Volkswagen Golf R review – ride and handling
Not as sophisticated, capable or engaging as it once was
The Golf R is a car with an awful lot of software commanding your attention from the moment you slide into its bucket seat. It is possible to simply press the ‘start’ button and drive, as long as you don’t mind the haphazard and unsettling intervention of the Lane Assist function, which has to be switched off every single time the ignition is turned on.
To adjust the ESP setting you’ll need to delve into the central display, look for ‘brakes’ within the assist screen and confirm your choice. Having spent lots of collective time in the Golf 8R, we have found a shortcut to the ESP’s lesser setting – a flick down from the top of the screen will show a further sub-menu that you can then add an ESP shortcut to. There’s still a need to confirm the selection, and you’ll need to haphazardly flick up again to rid the screen of it again, but it’s a useful tool. This is the sort of useful consumer advice you’ll only find on evo.
If you really want to set the car up for enthusiast driving, it’ll take pressing buttons for at least 30 seconds after ignition to get there. The Mk8’s fully digital cockpit, central infotainment screen and haptic temperature control screens are also a taste we’ve yet to acquire…
Anyway, with Lane Assist disabled and Comfort driving mode selected, the Golf R feels more or less like a TSI-engined Golf R-Line. It is completely undemanding: quiet, refined, well-riding even on the optional 19-inch wheels, coasting at times to save fuel, and perfectly set up for local trips or long motorway drives.
Objectively these are all good things, qualities that will make the R an effortless companion, especially for those who are only interested in owning the best, most expensive Golf, but aren’t really interested in hot hatchbacks per se. The previous model was always good at covering off this market, something that’s unchanged in the new R.
The problem occurs if you want your hot Golf to be exciting when the road gets interesting. For all its glossy persona and capability, you can drive for miles and miles and wonder what all the fuss is about.
That is until you dare delve back into the driver modes. Get busy with the different elements in Individual mode and the Golf R’s more aggressive side starts to reveal itself. The powertrain, optional adaptive dampers and steering ratio all immediately wake up, washing off some of the polish that all these elements portray when just ambling about, but unlike its predecessor what’s revealed underneath doesn’t exactly feel up to scratch.
Despite added weight to the steering, the Golf R feels looser and less precise around the straight ahead than it really ought to. Start leaning on the chassis and the front end is immediately put under pressure, the dampers’ struggle to maintain complete control of the front wheels fed back to you via kickback through the steering wheel. Introduce some challenging cambers or bumps and it doesn’t take much to find the bump-stops.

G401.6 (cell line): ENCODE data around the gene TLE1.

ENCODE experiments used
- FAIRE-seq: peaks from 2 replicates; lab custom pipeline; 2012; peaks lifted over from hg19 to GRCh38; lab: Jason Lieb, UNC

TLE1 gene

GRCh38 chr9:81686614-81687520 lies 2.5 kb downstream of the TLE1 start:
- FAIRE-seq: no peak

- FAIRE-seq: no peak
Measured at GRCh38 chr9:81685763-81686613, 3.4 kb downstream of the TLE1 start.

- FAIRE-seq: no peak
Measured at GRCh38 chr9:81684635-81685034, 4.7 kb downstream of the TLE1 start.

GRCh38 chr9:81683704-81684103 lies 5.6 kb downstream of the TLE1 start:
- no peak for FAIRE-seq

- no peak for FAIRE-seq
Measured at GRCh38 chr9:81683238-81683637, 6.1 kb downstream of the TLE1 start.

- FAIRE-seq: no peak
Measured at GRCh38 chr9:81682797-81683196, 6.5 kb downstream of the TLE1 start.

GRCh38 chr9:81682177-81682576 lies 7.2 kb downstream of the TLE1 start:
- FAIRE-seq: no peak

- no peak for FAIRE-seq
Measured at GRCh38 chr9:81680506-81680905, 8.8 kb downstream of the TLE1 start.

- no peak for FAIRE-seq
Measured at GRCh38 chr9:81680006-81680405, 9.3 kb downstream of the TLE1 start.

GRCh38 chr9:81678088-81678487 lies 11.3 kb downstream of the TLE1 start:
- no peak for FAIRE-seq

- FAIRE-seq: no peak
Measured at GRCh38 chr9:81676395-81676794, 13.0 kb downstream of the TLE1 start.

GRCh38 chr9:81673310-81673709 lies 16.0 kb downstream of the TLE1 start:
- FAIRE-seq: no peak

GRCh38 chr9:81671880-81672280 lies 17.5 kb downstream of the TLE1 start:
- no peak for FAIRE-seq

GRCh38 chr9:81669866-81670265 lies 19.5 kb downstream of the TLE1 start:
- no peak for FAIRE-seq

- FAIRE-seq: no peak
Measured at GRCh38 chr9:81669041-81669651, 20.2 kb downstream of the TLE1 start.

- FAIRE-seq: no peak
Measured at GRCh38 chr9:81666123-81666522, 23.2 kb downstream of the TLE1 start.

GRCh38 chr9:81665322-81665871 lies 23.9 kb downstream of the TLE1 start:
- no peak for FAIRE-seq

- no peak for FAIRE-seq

This is all the more disappointing when you learn that, like the GTI Clubsport, the R’s front end actually has some pretty serious geometry, with an aggressive amount of negative camber, while the subframe is reinforced and the progressive steering rack is bespoke.
Yet the front end’s outright grip and control just isn’t there. Brake very hard into a tight corner and you can get the tail swinging to help turn-in, and once in the corner it’s possible to get on the power very, very early – sometimes this simply fires you out of the corner in a satisfying manner.
But in some circumstances it results in dramatic power oversteer, thanks to the torque vectoring rear differential, and try to maintain yaw and it almost feels like the tyres are being dragged in underneath themselves, sometimes manifesting in a sort of lateral hop like you’re in an AMG from the early noughties.
Ironically, a modern A45 S AMG will do the same oversteer motion, and very occasionally the GR Yaris, but there’s something about the way the R relinquishes grip and then drives forward with all four wheels scrabbling away that feels a little less resolved.
The engine also isn’t without fault. At lower revs it feels constrained by the car’s weight, but once over 4500rpm the mass is less of an issue and the R does pick up speed. As mentioned, the larger paddles behind the wheel are a big improvement as well, although they’re still a bit of a stretch to reach.
The Golf R 20 Years doesn’t really add a huge amount of competence to the handling package, as its upgrades are focused more around the powertrain.
But despite some new tricks, the Golf R’s overall driving experience feels undernourished in a way the old car’s didn’t. The basics are there, but the dynamic capability that resided below the polish is gone, replaced with something that’s more ham-fisted and broadly less capable.
To many Golf R buyers, this last ten per cent won’t matter. But to us, for what was always a very desirable car that had the dynamic chops to back it up, it’s returned to the Mk6 syndrome of not actually being that great to drive, which makes the Mk8’s price tag even harder to accept.